ARUSHA, TANZANIA -- The African National Congress, the main guerrilla force battling white-minority rule in South Africa, is preparing to launch a major campaign for international recognition as the "sole, legitimate representative" of South Africa's black-majority population.
Propelled by growing signs that negotiations with the Pretoria government for power sharing could become a reality in the not-too-distant future, the campaign will be aimed at obtaining some level of diplomatic recognition by a number of countries and a seat in the United Nations, senior ANC sources said during a four-day international conference held here last week.
Such recognition would place the ANC at the forefront of any future negotiations, ahead of the rival Pan Africanist Congress (PAC) and the moderate Inkatha movement of Zulu Chief Mangosuthu Gatsha Buthelezi.
It also would give the ANC an edge in knowing the positions of countries that might participate in efforts to reach a solution to the South African problem if a peaceful transfer of power ever becomes the object of an international negotiating forum.
"Those countries will be applying pressure on both sides, and we need to know ahead of time what they stand for," a senior ANC source said.
But the primary objective of the campaign, the ANC source said, is to press as many countries as possible to acknowledge the "illegitimacy" of the government of President Pieter W. Botha because it denies any participation by the 26-million-strong black majority of South Africa.
"There is at the moment dual power in South Africa -- the Botha regime and the ANC. If the Botha power is declared illegitimate, then you therefore have to confer recognition to whatever power is legitimate," said the ANC official, a member of the exiled group's executive committee.
The ANC leadership has been encouraged by a debate within the Canadian government on whether diplomatic recognition of South Africa's white-led government is justifiable in the face of Ottawa's condemnation of the apartheid system of racial separation as immoral.
Canadian Prime Minister Brian Mulroney has said his government is considering imposing broader sanctions on South Africa, including withdrawal of diplomatic recognition.
If that happened, ANC officials said, they would seek Canada's recognition of the black nationalist organization in place of the Pretoria government.
Currently, only the Soviet Union, Romania and East Germany have granted diplomatic recognition to the ANC, although Kenya plans to upgrade the ANC's office in Nairobi to include limited diplomatic status later this month.
Initially, the ANC is seeking only partial diplomatic status for its offices in 26 capitals, mostly in West Europe, including London, Paris and Bonn. (The ANC's U.S. office is in New York.)
This type of recognition would enable the organization to be listed in diplomatic directories, participate in national-day celebrations and gain some of the privileges accorded to embassies.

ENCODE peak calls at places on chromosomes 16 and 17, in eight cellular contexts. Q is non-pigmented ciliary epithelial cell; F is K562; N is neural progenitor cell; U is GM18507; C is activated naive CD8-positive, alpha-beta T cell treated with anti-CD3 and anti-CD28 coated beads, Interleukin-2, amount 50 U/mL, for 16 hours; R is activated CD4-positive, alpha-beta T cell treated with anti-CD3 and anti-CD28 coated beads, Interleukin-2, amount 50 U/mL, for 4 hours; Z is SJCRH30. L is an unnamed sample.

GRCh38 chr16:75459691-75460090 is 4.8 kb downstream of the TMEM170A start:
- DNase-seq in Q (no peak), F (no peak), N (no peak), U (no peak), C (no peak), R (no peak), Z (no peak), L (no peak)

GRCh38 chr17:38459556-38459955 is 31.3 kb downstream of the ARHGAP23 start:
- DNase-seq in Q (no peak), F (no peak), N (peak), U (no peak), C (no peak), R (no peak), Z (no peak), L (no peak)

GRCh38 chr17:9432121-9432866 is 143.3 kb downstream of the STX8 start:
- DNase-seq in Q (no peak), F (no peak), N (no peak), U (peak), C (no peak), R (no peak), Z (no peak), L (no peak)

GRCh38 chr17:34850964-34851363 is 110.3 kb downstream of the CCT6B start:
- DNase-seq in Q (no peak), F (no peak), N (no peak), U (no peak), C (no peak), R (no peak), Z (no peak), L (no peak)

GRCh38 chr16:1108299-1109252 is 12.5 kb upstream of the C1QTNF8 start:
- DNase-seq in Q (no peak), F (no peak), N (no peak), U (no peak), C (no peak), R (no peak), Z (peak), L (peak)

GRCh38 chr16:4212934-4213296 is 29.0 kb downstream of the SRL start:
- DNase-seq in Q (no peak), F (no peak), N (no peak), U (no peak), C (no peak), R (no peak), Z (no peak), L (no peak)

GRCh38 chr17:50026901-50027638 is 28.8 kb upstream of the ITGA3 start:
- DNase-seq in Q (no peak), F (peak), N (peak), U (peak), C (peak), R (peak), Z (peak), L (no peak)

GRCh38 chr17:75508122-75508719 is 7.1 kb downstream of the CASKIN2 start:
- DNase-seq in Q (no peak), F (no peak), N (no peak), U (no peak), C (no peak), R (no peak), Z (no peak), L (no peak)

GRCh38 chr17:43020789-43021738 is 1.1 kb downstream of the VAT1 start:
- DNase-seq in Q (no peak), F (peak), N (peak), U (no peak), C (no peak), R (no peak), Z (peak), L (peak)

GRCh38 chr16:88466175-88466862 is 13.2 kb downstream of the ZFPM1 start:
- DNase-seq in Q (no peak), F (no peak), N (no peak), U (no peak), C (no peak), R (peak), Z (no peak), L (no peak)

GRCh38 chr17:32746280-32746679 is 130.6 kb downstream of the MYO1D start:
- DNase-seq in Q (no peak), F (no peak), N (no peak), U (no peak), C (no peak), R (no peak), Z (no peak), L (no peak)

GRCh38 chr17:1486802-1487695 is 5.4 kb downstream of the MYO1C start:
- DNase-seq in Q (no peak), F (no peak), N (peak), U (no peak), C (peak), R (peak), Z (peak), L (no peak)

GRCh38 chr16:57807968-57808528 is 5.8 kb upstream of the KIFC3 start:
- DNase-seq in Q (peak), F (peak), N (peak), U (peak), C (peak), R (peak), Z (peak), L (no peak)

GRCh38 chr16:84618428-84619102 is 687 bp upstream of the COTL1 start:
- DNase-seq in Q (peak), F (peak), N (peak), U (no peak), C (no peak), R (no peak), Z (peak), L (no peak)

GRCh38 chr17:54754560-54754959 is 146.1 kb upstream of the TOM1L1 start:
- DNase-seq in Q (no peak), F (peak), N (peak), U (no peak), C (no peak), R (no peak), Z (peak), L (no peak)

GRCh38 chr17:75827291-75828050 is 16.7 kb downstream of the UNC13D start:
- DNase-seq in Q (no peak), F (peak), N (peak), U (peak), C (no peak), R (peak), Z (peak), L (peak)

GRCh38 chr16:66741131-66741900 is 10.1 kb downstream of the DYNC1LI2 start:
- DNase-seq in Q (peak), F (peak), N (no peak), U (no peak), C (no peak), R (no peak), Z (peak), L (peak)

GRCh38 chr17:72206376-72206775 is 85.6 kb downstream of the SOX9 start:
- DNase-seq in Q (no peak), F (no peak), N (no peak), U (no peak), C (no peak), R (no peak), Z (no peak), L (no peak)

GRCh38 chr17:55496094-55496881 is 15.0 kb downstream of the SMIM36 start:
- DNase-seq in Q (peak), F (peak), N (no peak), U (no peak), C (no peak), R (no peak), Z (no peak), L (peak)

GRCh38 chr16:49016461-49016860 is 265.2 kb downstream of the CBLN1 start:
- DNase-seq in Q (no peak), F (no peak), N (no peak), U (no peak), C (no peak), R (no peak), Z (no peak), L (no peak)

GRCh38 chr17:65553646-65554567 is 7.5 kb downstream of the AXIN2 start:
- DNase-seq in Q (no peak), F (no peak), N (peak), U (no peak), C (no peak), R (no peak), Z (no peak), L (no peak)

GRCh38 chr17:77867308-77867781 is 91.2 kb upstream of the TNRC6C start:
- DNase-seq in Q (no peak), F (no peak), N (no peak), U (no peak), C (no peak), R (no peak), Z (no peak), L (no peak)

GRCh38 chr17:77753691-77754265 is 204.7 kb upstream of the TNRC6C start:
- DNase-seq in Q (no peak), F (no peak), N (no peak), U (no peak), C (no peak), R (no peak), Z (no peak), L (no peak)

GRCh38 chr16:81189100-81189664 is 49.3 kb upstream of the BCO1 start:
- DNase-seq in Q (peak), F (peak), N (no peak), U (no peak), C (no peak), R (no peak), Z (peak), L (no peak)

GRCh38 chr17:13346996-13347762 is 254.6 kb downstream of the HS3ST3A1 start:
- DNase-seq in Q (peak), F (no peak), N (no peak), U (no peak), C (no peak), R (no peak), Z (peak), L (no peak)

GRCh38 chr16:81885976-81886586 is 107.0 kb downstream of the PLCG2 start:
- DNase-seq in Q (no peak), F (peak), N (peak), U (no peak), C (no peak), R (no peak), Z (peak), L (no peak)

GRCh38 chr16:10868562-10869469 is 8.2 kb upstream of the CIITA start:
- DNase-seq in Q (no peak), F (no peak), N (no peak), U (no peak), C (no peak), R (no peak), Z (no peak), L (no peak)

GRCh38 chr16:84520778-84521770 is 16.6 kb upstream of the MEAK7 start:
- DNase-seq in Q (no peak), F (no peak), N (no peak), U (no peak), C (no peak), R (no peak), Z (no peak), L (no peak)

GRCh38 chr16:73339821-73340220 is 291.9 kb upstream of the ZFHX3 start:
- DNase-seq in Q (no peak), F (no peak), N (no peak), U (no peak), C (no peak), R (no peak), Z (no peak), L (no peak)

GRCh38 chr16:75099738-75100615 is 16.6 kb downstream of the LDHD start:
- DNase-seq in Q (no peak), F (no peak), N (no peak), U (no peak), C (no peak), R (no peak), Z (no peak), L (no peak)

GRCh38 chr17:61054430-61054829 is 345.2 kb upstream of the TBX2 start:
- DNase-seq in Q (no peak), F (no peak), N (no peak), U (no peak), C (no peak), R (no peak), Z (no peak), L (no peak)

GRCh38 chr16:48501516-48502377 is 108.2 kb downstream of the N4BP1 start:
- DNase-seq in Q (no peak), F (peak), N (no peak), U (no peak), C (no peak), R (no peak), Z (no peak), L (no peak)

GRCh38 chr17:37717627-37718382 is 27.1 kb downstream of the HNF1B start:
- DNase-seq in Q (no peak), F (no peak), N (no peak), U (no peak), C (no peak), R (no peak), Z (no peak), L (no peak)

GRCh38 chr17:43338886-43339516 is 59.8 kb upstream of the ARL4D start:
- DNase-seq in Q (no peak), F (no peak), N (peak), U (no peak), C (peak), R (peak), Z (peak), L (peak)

Approaches also are being made to India and to the six "front-line" black African states -- Zimbabwe, Angola, Mozambique, Botswana, Zambia and Tanzania -- for some form of diplomatic recognition, ANC officials said.
However, the officials acknowledged that Zimbabwe is problematical because of the ruling ZANU Party's historical links with the Pan Africanist Congress.
The PAC broke with the ANC in 1959.
The senior ANC source, speaking with the understanding that he would not be identified, denied that the ANC's campaign for recognition as the "sole, legitimate representative" of South Africa's blacks was intended to isolate the rival PAC.
He acknowledged that the Palestine Liberation Organization (PLO) and the South West People's Organization (SWAPO), both of which gained U.N. recognition as "sole, legitimate representatives" of, respectively, Palestinians and Namibians, subsequently had splintering problems.
The ANC official said the diplomatic campaign was the result of a strategy that evolved over two years, but that the impetus came with increasing signs in recent months by Botha's government that it is willing to talk not only with moderate blacks but also with those it regards as "radicals."
The official noted that this raised the question of who would negotiate on behalf of South Africa's blacks.
The ANC's public stance -- reaffirmed by the delegates to the conference here in a closing declaration -- is that it is too early for negotiations, because Pretoria is not interested in entering into genuine talks, and that any discussions would have to address the central question of political power and not reform of apartheid.
However, ANC members unofficially acknowledged that negotiations inevitably will occur and that the prenegotiating process should compel more countries to condemn apartheid and declared their belief in a nonracial, democratic government for South Africa.
By doing so, such countries would recognize as illegitimate Botha's government, which has said it will never agree to a unitary system of one-man, one-vote, the ANC officials said.
Citing a Sept. 29 speech by Secretary of State George P. Shultz, in which he called for universal voting rights for all South Africans, one ANC source said, "Shultz not only said what he was against, but what he was for. That's what we're asking everybody else to do."
In the conference here, ANC executive committee member Johnstone Makatini urged that South Africa, whose credentials to the U.N. General Assembly were lifted in 1974, be permanently expelled and that its seat be given to the ANC.
As the oldest black nationalist movement in South Africa -- 75 years -- the ANC should at least enjoy status in the United Nations equal to that of the PLO and SWAPO, Makatini said.